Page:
Spreading religious tolerance in Burkina Faso

April 9, 2018

Burkino Faso in West Africa is well known for its religious and cultural tolerance. But several large-scale extremist attacks in the region are putting this to the test. One man is using theater to fight back.

In early March, for a third time, the capital Ouagadougou was the scene of a large-scale attack — this time against the army’s headquarters and the French embassy. At first it wasn’t immediately clear who was behind it, until the Malian militant group, Jama Nusrat Ul-Islam wa al-Muslimin (JNIM), sent out a message claiming it carried out the attack.

As religion once again took center stage of the public debate surrounding terrorism, this got storyteller Francois Moise Bamba thinking about religious tolerance in the region.

Bamba grew up listening to the stories his father told him. Their home was in Bobo-Dioulasso, the second largest city in Burkino Faso and a place which is known for its tolerance. The name reflects two of the major ethnic groups found in the population: the Bobo and the Dioula.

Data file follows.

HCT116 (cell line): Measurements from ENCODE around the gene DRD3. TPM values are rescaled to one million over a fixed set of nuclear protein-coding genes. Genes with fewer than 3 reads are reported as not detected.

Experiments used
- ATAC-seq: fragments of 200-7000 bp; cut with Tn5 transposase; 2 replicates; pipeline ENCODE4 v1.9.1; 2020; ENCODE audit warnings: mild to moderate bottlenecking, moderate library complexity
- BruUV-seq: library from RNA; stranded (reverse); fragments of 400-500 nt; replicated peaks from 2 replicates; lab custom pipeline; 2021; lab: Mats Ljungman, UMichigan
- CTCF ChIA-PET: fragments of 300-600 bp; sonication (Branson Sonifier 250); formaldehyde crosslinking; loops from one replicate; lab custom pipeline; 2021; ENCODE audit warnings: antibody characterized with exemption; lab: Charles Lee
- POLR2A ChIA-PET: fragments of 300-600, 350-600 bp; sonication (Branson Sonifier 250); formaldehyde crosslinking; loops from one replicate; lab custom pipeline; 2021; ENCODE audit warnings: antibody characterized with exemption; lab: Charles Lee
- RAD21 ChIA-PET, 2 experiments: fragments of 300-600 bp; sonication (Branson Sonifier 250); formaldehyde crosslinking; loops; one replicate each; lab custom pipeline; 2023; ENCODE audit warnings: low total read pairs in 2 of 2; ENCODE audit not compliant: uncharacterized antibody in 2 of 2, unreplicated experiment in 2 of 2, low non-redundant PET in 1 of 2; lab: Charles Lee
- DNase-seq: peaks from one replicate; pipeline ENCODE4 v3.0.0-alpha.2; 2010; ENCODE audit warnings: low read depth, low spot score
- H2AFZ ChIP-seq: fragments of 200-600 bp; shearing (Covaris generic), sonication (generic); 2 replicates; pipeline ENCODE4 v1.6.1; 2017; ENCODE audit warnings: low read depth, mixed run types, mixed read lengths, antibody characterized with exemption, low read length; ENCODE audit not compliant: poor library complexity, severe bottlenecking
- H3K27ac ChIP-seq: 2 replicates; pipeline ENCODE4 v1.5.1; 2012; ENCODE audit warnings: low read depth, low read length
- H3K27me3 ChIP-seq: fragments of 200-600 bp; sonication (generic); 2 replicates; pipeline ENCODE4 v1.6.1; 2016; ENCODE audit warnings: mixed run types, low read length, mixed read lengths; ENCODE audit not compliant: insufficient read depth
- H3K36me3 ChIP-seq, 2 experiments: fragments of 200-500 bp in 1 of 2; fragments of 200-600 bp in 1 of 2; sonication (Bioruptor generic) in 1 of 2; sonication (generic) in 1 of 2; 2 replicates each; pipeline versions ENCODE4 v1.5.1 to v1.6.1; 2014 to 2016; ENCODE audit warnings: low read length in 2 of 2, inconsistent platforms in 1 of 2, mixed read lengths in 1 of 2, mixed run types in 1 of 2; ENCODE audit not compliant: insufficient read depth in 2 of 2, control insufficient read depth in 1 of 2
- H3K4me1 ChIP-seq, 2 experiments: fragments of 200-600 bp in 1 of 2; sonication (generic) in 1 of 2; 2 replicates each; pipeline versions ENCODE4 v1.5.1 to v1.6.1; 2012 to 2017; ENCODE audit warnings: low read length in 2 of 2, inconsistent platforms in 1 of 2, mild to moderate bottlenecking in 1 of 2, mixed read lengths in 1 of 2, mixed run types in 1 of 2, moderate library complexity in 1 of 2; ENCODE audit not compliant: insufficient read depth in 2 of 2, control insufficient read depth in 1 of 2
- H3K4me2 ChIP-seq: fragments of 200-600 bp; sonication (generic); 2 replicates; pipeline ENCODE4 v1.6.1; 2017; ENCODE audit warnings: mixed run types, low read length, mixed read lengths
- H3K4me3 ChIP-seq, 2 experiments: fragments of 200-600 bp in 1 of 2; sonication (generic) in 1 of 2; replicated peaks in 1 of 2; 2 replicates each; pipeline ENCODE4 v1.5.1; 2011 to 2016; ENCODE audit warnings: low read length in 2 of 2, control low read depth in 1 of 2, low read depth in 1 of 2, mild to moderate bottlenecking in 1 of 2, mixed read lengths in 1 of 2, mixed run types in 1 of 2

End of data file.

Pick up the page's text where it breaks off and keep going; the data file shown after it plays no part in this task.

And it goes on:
When Bamba was young, it was normal for children to visit each others’ place of worship. On religious festive days, Catholic children would visit the local mosque and Muslim children would go to church. This inspired the title of his latest theater production: No One has a Monopoly on God.

“It’s a title which provokes questions,” Bamba told DW, “Because there are those who monopolize God, and those who want to impose their view as if it were the only truth. Here in Burkina Faso, we still have the intelligence to allow different religious groups to co-exist. You can find people of different faiths in the same family, for instance.”

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